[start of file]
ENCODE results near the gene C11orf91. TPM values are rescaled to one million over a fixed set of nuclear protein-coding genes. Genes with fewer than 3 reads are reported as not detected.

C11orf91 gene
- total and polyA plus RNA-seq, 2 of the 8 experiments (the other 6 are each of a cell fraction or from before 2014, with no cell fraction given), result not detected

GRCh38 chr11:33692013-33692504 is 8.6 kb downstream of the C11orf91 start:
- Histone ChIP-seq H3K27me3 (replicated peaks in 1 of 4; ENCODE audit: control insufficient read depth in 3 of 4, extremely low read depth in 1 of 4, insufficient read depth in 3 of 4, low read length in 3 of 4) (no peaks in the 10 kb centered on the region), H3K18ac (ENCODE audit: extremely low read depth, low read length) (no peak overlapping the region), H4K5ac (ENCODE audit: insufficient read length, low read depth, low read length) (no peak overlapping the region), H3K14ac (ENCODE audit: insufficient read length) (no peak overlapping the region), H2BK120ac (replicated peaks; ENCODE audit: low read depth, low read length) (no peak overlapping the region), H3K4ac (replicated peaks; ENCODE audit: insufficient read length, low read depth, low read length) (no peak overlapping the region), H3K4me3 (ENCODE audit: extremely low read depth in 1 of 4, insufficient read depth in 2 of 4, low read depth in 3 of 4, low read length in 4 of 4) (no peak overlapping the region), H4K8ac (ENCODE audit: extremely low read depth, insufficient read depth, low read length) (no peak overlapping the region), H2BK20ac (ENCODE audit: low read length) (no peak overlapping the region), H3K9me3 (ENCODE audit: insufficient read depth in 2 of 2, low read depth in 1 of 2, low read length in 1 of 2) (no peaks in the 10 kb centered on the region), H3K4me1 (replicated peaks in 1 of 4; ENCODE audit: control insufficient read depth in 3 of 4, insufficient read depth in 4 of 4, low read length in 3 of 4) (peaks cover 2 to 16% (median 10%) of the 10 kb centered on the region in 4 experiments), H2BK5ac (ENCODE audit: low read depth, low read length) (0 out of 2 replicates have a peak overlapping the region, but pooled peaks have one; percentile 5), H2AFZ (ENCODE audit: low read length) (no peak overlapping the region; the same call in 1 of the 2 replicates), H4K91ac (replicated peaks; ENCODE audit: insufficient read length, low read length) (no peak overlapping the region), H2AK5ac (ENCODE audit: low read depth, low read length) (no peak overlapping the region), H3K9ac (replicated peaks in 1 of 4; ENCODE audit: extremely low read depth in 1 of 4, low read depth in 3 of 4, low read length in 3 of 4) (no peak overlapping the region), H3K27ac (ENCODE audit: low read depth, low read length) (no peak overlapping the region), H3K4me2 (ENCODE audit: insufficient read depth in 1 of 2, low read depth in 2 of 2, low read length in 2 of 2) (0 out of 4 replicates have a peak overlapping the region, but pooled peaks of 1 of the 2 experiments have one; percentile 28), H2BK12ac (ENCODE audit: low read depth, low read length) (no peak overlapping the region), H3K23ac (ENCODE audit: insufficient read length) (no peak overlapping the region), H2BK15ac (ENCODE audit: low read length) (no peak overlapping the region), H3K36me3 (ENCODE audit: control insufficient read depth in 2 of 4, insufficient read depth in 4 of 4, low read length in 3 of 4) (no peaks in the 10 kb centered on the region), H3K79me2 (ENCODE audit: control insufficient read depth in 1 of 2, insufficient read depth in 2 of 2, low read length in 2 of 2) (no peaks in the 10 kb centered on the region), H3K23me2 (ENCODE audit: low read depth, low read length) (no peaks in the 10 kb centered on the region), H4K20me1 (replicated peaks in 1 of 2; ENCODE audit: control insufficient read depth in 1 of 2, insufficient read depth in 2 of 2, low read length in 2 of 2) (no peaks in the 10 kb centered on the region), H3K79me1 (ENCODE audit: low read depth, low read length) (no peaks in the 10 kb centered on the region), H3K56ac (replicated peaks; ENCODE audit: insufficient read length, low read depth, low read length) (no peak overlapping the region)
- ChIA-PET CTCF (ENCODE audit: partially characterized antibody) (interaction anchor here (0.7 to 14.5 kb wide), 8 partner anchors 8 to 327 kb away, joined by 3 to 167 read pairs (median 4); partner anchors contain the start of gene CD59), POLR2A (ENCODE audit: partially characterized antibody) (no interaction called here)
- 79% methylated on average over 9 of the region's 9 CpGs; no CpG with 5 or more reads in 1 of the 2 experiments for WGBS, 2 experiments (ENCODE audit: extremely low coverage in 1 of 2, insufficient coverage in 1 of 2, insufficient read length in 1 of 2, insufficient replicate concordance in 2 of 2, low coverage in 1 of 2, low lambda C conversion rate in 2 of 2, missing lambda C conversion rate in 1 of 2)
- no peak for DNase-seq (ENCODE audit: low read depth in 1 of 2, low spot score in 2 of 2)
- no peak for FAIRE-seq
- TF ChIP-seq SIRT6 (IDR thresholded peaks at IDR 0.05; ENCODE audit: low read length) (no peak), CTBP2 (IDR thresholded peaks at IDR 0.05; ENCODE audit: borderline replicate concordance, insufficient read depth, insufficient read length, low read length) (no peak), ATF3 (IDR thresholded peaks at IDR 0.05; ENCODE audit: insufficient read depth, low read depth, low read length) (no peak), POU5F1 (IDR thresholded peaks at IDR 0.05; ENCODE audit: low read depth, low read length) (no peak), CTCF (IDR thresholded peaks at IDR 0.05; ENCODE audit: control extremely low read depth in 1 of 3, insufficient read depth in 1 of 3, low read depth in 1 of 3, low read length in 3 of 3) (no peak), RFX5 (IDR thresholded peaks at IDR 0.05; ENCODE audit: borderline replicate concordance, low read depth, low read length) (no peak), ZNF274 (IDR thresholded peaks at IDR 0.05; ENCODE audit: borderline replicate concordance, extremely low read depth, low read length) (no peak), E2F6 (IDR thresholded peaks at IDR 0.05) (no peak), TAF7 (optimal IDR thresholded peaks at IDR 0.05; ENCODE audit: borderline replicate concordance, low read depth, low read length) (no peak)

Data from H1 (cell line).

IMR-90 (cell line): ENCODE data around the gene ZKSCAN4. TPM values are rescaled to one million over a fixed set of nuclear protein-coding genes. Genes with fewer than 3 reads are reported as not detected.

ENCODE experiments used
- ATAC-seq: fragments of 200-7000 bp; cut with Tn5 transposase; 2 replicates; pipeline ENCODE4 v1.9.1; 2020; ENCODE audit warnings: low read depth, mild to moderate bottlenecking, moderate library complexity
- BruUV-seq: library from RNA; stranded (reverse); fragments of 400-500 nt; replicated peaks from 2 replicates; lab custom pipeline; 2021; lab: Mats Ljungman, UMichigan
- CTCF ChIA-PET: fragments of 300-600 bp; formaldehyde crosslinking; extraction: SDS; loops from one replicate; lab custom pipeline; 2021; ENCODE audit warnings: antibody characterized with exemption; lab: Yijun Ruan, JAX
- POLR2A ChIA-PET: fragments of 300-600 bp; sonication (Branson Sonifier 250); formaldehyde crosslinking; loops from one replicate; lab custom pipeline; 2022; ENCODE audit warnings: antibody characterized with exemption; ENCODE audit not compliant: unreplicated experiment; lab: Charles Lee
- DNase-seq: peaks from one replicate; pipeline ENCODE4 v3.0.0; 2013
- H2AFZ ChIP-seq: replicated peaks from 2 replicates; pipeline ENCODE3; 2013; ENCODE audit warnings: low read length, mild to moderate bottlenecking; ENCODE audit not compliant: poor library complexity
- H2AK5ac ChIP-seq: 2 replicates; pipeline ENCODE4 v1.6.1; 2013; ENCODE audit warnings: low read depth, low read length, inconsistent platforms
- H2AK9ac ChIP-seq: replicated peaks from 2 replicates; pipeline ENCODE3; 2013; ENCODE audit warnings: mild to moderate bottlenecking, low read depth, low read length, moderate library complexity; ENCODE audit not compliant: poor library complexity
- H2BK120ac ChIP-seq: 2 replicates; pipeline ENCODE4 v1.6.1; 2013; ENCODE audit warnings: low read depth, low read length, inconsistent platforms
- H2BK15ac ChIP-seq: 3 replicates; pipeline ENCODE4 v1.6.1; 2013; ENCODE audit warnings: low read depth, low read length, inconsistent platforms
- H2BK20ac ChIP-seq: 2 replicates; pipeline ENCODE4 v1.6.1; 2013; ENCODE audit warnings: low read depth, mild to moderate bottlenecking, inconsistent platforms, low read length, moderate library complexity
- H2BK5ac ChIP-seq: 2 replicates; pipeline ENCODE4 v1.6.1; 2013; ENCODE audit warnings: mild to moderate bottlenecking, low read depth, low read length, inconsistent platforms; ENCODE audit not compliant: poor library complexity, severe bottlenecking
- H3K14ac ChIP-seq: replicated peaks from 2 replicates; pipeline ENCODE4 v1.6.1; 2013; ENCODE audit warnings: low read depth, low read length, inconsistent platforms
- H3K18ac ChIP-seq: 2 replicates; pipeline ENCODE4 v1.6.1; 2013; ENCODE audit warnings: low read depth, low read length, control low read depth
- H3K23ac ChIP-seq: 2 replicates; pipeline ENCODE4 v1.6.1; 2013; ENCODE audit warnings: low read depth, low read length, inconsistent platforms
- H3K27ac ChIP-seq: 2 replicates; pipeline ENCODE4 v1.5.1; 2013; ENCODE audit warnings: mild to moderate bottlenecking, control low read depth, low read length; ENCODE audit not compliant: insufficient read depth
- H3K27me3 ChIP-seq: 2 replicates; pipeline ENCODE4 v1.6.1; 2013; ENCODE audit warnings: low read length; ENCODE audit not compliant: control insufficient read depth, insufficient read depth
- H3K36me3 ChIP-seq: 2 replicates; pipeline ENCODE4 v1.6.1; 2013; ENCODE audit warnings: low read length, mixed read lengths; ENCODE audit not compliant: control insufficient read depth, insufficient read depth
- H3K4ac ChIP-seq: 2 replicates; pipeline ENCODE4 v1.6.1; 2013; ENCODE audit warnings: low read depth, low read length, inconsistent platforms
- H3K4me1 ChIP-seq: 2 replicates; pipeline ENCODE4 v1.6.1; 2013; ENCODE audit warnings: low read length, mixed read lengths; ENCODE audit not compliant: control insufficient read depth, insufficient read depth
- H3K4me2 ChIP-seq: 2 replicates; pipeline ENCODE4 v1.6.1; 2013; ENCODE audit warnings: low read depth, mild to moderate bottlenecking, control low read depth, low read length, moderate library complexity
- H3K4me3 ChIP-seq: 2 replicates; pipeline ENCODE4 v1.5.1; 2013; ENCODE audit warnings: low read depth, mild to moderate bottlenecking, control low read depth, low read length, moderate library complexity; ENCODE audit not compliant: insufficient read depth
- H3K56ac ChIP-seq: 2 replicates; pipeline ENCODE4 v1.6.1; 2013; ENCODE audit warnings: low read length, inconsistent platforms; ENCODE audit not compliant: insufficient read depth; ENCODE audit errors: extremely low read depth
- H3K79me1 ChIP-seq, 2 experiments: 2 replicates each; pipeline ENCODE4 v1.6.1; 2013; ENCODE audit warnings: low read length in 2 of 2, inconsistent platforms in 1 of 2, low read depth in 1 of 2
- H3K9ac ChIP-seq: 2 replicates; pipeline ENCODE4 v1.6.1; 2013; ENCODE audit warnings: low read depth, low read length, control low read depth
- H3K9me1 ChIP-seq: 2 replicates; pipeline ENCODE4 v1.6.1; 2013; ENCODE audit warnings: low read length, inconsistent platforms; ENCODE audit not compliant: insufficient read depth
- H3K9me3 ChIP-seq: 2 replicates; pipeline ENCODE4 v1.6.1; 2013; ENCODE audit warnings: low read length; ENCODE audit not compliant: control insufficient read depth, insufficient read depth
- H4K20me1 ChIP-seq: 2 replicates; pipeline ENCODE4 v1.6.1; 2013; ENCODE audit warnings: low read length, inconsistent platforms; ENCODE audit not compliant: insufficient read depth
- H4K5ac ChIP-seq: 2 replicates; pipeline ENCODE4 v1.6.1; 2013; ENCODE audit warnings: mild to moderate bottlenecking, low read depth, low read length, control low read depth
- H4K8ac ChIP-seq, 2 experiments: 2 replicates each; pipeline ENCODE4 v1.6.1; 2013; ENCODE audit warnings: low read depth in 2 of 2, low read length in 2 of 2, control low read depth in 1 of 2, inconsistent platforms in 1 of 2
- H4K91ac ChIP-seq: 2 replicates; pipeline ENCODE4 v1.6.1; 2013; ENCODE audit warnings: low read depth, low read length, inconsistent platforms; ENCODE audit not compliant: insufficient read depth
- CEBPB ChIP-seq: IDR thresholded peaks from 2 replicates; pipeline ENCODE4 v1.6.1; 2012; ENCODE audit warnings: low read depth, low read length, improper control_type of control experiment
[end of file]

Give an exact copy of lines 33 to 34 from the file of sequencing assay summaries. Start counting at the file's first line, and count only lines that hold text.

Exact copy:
- H3K4me1 ChIP-seq: 2 replicates; pipeline ENCODE4 v1.6.1; 2013; ENCODE audit warnings: low read length, mixed read lengths; ENCODE audit not compliant: control insufficient read depth, insufficient read depth
- H3K4me2 ChIP-seq: 2 replicates; pipeline ENCODE4 v1.6.1; 2013; ENCODE audit warnings: low read depth, mild to moderate bottlenecking, control low read depth, low read length, moderate library complexity